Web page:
|W. Tillmans: What kind of women were they?
I. Genzken: Well, just women on the street.
W. Tillmans: Women, then, you hardly knew and whose ears you photographed right there and then?
I. Genzken: Yes.
W. Tillmans: I see. Really? On the street? Or did you arrange to meet them?
I. Genzken: No, on the street. It only took a moment. The women always said, what, my ear? Sure! But I never offended anyone by examining them. It was just the ear. And everyone thought that was great. That was a nice experience. For me as a photographer, too. Of course, I did work with some light and hair shining in the sun… I tried to make the situation nice for the ear.
W. Tillmans: What role does self-portrait play?
I. Genzken: I did the X-rays after the hi-fis and the ears. Do you mean them?
W. Tillmans: Are they the first self-portraits? Because you’ve also got the photos in the clinic, those black and white pictures.
I. Genzken: Oh, them. I had just had an operation, I was totally bored and so I just took my camera and took some pictures of myself. Out of boredom. I only realised afterwards that this work was something special. Taking photos in the clinic and publishing them in a catalogue… it suddenly took on a kind of seriousness. Everyone’s scared of clinics, and no-one wants to see what a clinic looks like from the inside. Well not really. And everyone’s a bit scared of having to go there themselves. And there I was in there. And I stand by it. And I used the clinic as a studio and started taking photos. And then I felt better. Just because it let me do something.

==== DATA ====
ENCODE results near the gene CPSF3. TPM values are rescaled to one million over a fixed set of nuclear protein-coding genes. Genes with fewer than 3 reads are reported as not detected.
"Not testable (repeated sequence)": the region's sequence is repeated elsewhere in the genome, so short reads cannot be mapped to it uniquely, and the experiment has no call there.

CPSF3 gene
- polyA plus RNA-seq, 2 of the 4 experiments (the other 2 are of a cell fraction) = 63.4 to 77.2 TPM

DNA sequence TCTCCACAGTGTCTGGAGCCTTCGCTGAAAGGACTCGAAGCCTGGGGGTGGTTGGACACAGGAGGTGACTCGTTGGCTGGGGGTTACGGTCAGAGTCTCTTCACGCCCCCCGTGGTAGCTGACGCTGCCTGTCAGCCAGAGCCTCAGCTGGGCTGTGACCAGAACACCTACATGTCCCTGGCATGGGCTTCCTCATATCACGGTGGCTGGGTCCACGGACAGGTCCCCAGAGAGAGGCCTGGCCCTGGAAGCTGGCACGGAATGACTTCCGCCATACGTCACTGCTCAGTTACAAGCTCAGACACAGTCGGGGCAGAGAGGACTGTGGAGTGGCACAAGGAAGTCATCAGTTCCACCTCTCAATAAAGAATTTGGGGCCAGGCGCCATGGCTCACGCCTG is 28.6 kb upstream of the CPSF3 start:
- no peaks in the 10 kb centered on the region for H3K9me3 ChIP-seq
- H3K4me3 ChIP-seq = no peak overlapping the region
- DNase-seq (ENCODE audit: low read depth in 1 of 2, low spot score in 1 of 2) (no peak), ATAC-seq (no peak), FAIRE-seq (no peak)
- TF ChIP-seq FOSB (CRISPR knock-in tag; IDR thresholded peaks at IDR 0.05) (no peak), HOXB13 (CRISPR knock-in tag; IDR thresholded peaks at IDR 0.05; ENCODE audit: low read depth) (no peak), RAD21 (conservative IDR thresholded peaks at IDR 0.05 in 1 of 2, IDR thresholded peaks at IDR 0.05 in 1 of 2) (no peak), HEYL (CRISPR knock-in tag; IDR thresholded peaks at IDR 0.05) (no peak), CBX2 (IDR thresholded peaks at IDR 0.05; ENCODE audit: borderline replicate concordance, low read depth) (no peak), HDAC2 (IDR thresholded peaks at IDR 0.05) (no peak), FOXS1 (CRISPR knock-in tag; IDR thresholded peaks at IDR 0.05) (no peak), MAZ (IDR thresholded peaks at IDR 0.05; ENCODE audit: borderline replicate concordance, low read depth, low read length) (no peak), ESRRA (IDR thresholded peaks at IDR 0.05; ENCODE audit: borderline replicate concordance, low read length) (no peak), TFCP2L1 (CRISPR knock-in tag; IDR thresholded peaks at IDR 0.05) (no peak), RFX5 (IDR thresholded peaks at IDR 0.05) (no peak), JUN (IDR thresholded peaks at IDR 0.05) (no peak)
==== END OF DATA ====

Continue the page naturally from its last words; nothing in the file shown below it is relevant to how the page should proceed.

Well, and the X-rays… I was just interested in seeing what it looks like inside my head – and the idea that they could just examine the inside of my head like a globe. And then I photographed the façades in New York.
W. Tillmans: That was at the end of the nineties, wasn’t it?
I. Genzken: Yes. I did the books at the end of the nineties, and I did the façades shortly after that.
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